October 25, 2020
Mill Valley Mayor Sashi McEntee, Vice Mayor John McCauley, and Members Urban Carmel, Trish Ossa & Jim Wickham
City Manager: Alan E. Piombo, Jr.
Director of Planning: Patrick Kelly
City Clerk: firstname.lastname@example.org
Re: Item 5: Regional Housing Needs Assessment (RHNA) Recommended Methodology Authorization for Mayor to sign the letter Re: RHNA Methodology (Attachment 1)
Dear Mill Valley Mayor, Vice Mayor, and City Councilmembers:
Summary: Reject the staff recommendation to authorize the Mayor to sign the letter re: RHNA Methodology until it strongly addresses the shortcomings of the methodology, inaccuracy of the numbers, and perilous impact on Mill Valley.
I object to the City’s submissive response to the RHNA Methodology handed down by MTC/ABAG and urge you to write a strong response on behalf of residents of Mill Valley. Your draft letter reads as if you are unaware of the facts and impacts of the proposed RHNA quota for Mill Valley. I am writing to ask you to stand up to the false narrative and flawed data and advocate for our City.
Your letter is filled with fawning phrases such as, “Please accept our comments” . . . and “The City appreciates the efforts and dedication” . . . and “We hope ABAG provides the overall policy guidance,” but fails to challenge any of the MTC/ABAG growth assumptions.
This is not just inappropriate, but perilous, considering what is at stake for Mill Valley.
Your Letter ignores findings of fact
A recent investigative report by The Embarcadero Institute, entitled “Double Counting in the Latest Housing Needs Assessment” (September 2020) states,
“Senate Bill 828, co-sponsored by the Bay Area Council and Silicon Valley Leadership Group, and authored by state Sen. Scott Wiener in 2018, has inadvertently doubled the “Regional Housing Needs Assessment” in California. [Emphasis added]
It goes on to explain,
“Use of an incorrect vacancy rate and double counting, inspired by SB-828, caused the state’s Department of Housing and Community Development (HCD) to exaggerate by more than 900,000 the units needed in SoCal, the Bay Area and the Sacramento area. [Emphasis added]
“The state’s approach to determining the housing need must be defensible and reproducible if cities are to be held accountable. Inaccuracies on this scale mark the fact that cities and counties are surpassing the state’s market-rate housing targets, but falling far short in meeting affordable housing targets. The inaccuracies obscure the real problem and the associated solution to the housing crisis—the funding of affordable housing.”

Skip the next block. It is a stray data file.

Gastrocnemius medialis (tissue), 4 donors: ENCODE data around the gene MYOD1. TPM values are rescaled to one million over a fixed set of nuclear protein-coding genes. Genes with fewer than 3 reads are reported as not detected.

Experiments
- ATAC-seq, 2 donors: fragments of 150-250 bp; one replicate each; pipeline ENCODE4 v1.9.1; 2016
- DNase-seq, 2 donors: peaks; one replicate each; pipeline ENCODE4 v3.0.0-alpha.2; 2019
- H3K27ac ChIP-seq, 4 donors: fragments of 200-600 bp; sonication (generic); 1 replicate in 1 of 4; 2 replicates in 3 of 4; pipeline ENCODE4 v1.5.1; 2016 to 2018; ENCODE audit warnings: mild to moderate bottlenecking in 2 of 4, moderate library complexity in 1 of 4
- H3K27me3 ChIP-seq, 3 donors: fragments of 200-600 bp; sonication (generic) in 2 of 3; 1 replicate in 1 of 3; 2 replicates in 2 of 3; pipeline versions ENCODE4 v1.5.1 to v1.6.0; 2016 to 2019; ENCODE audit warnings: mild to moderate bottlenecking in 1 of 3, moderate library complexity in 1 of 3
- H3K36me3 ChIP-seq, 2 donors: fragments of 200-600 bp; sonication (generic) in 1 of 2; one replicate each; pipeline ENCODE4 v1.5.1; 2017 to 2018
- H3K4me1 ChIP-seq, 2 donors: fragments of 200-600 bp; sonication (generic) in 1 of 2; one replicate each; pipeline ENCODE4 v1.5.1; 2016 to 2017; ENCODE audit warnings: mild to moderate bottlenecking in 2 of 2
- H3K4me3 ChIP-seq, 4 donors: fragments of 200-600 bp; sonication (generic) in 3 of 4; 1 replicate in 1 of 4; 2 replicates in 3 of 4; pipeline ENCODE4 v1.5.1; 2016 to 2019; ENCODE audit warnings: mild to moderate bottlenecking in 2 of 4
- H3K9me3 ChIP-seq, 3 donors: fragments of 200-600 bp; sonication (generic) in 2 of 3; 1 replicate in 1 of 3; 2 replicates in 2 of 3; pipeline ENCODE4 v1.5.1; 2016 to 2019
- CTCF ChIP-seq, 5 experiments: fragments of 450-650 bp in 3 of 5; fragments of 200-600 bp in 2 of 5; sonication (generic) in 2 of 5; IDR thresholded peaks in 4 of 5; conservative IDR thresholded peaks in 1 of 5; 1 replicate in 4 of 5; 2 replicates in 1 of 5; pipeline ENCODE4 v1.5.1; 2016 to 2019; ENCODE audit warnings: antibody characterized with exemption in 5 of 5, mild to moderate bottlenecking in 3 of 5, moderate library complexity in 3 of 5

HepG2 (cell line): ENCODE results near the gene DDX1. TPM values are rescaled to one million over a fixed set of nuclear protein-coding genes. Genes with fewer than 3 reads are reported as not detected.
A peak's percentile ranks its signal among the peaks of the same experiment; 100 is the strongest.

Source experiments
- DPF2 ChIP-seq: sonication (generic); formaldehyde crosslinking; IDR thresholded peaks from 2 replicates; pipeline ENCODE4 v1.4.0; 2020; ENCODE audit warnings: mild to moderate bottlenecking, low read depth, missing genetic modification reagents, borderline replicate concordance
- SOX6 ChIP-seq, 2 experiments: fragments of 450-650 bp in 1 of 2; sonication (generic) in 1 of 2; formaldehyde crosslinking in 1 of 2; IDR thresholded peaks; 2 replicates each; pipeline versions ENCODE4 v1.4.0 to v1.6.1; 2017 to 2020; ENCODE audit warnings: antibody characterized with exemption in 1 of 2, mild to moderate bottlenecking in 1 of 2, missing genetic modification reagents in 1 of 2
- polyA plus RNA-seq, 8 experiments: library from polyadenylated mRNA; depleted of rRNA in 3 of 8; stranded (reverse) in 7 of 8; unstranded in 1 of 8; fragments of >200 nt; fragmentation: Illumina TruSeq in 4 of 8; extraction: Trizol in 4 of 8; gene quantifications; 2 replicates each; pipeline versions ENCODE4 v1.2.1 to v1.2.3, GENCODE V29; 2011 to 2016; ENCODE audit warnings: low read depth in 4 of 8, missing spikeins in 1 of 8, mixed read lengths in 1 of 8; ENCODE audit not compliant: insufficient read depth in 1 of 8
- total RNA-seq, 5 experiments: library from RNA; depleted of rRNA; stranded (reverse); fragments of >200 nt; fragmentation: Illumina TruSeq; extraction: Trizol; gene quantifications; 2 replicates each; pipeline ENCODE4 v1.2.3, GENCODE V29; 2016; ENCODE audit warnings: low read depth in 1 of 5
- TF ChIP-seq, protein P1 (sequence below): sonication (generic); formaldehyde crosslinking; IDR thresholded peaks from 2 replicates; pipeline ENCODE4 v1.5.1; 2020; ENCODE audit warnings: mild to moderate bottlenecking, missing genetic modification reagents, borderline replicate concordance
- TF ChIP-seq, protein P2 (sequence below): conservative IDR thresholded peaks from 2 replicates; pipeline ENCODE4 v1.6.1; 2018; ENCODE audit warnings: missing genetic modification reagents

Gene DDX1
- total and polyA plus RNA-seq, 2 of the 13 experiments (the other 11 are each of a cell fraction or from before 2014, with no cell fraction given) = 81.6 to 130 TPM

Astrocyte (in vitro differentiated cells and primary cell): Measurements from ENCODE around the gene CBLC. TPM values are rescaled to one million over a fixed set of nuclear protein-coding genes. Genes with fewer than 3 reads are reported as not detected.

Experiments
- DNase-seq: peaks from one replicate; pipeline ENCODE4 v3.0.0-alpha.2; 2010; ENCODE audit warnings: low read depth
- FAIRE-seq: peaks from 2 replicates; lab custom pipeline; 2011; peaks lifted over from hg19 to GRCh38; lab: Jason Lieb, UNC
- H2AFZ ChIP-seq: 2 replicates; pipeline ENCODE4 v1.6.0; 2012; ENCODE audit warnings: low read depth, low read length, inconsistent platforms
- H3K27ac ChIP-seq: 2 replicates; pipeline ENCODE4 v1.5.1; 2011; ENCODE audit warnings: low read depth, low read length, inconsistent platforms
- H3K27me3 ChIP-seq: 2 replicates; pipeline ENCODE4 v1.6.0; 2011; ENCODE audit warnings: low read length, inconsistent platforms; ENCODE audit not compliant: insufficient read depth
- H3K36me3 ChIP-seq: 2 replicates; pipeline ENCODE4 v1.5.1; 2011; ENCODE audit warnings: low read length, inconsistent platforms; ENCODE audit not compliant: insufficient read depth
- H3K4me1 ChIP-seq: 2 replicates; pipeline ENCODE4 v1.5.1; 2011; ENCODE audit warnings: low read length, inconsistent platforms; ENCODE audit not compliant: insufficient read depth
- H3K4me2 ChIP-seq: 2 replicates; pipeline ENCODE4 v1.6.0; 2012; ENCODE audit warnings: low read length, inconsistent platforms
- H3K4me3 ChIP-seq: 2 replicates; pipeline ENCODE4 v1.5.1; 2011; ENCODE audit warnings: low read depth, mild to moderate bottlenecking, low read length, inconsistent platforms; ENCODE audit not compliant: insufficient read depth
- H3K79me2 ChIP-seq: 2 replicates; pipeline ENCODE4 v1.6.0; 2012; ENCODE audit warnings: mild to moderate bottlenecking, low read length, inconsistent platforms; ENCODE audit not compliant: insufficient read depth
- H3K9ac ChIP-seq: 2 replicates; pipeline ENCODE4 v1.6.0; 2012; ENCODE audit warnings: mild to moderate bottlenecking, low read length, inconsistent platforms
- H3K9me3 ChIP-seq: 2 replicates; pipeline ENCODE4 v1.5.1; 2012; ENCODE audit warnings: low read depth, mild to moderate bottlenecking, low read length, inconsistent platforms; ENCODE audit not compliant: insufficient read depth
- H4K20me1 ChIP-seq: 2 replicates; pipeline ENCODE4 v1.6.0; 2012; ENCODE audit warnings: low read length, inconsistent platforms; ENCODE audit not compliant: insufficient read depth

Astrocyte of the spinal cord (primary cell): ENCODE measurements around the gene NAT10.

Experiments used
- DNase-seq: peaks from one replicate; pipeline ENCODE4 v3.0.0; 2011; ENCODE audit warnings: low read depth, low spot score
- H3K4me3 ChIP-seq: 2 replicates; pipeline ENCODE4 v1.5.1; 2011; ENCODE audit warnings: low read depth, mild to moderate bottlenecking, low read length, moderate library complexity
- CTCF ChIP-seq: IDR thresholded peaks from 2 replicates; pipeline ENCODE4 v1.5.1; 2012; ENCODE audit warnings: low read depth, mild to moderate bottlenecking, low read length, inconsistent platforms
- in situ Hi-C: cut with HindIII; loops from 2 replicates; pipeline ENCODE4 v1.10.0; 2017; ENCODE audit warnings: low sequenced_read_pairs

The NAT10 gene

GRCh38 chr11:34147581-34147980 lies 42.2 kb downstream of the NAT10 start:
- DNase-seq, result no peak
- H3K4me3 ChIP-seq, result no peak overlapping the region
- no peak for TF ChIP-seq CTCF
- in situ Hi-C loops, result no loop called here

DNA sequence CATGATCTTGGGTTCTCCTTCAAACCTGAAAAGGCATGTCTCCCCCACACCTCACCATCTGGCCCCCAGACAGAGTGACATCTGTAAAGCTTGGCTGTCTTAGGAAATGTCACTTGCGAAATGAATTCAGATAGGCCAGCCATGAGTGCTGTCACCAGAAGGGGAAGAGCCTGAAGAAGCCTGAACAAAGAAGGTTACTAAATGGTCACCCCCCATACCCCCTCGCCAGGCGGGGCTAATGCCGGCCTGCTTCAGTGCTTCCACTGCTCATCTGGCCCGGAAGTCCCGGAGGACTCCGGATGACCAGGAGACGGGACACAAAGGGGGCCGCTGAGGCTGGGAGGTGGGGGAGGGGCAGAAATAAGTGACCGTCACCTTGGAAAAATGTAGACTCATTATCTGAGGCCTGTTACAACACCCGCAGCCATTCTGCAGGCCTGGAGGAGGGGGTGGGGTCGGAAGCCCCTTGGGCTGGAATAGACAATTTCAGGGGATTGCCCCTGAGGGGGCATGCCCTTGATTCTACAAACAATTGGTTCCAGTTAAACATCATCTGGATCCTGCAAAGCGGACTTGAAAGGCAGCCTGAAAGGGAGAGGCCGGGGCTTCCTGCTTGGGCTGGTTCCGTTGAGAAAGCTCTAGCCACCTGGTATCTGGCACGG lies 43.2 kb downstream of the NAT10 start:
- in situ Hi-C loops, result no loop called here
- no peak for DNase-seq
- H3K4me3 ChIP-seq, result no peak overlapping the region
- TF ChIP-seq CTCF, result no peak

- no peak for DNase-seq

If you are not familiar with this analysis, I recommend you read the report, found by CLICKING HERE.
Your letter inexplicably accepts unrealistic assumptions about growth and housing needs, without protest
MTC/ABAG estimates Mill Valley’s housing allocation will increase from 129 units during the 2015-2023 housing cycle to 830 units in the 2023-2031 cycle: an increase of 701 new housing units! This increased need is a 543% from one eight-year cycle to the next. (See “Marin’s Estimated Housing Quotas Are off the Chart!”)
Compare these RHNA housing numbers to the actual population growth. According to U.S. Census data, the population of Mill Valley was 13,903 in 2010 and increased to 14,259 in 2019: an increase of 356 people. This increase of 356 residents represents a 2.6% increase from one ten-year cycle to the next.
MTC/ABAG’s proposed addition of 830 units in ten years (2023-2031) would add 1,951 people in less than 10 years. That represents a population increase of 650% of our population increase over the previous decade! This would be the biggest population explosion in our history, out pacing even the 1950s to the 1960s.
It is simply fanciful to believe that a small city like Mill Valley, with extremely limited public transportation, at-capacity sewage treatment capabilities, decreasing employment opportunities, and limited by wildfire risks and sea level rise could absorb the level of population MTC/ABAG is projecting in a 10-year period.
Your submissive letter fails to challenge these outlandish and erroneous growth assumptions, not to mention the damage they would inflict on infrastructure and safety.
The community depends on you to look out for our best interests. To meekly turn a blind eye to MTC/ABAG’s outrageous mandates would be negligent. Like other Mill Valley residents, I am all for promoting truly affordable housing, but the new RHNA mandates don’t make any sense.
CalMatters columnist Dan Walters, reporting about the inflated numbers and the Embarcadero Institute report writes, “resistance has developed among affected local governments and officials are mulling whether to challenge them in court.”
Instead of meekly standing on the sidelines, join leaders from other Bay Area communities who are strongly challenging RHNA methodology. I urge you to object to unrealistic allocations that would foist unsustainable, high-density development in Mill Valley and throughout Marin and the Bay Area.
I urge you to write a letter of strength!
109 Ryan Avenue